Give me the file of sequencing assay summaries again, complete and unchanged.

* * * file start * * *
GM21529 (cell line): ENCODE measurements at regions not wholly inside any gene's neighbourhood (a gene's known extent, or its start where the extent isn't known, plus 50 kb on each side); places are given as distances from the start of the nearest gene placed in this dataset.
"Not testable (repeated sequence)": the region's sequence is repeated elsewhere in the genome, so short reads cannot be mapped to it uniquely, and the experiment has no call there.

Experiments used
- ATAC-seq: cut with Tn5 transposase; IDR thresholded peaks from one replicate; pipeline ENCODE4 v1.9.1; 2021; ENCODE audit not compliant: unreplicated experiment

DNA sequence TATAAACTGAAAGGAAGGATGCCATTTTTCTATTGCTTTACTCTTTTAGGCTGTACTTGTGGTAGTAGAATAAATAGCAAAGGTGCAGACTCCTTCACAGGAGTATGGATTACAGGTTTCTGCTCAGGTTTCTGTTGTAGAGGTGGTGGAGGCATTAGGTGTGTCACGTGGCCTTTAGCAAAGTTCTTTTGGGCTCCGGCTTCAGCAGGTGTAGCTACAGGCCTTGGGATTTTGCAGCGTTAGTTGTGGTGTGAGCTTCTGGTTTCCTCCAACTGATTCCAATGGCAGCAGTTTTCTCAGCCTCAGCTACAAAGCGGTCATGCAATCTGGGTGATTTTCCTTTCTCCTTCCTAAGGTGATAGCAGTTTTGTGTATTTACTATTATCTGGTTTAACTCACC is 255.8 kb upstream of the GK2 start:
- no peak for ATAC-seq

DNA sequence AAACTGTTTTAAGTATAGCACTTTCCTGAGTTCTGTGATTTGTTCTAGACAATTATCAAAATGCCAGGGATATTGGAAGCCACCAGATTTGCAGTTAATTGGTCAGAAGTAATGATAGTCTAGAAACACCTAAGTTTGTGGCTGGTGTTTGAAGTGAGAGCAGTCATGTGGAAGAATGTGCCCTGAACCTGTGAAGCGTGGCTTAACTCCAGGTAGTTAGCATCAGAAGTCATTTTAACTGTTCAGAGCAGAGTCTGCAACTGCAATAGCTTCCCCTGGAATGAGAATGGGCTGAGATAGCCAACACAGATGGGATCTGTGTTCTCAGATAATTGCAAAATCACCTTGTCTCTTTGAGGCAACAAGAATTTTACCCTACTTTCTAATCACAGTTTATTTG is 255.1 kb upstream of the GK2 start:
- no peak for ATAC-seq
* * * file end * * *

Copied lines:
GM21529 (cell line): ENCODE measurements at regions not wholly inside any gene's neighbourhood (a gene's known extent, or its start where the extent isn't known, plus 50 kb on each side); places are given as distances from the start of the nearest gene placed in this dataset.
"Not testable (repeated sequence)": the region's sequence is repeated elsewhere in the genome, so short reads cannot be mapped to it uniquely, and the experiment has no call there.

Experiments used
- ATAC-seq: cut with Tn5 transposase; IDR thresholded peaks from one replicate; pipeline ENCODE4 v1.9.1; 2021; ENCODE audit not compliant: unreplicated experiment

DNA sequence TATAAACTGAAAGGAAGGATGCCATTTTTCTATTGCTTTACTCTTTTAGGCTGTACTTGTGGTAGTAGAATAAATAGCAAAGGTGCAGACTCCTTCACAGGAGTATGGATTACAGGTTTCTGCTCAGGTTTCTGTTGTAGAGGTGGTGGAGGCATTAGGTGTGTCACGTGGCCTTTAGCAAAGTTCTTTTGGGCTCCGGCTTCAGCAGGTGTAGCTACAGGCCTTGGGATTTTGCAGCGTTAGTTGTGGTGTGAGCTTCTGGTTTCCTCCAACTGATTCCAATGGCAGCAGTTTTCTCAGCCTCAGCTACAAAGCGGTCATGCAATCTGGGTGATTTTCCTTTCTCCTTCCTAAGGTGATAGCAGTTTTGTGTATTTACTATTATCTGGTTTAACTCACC is 255.8 kb upstream of the GK2 start:
- no peak for ATAC-seq

DNA sequence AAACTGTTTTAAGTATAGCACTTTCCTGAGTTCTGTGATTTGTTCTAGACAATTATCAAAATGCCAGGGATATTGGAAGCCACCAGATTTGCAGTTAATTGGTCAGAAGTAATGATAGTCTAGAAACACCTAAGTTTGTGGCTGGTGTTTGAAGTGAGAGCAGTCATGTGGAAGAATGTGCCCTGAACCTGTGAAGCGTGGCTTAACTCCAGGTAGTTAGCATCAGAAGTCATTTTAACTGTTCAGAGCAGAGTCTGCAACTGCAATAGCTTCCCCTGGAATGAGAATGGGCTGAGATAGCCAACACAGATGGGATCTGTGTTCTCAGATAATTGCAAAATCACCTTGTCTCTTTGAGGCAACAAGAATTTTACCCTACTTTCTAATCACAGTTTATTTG is 255.1 kb upstream of the GK2 start:
- no peak for ATAC-seq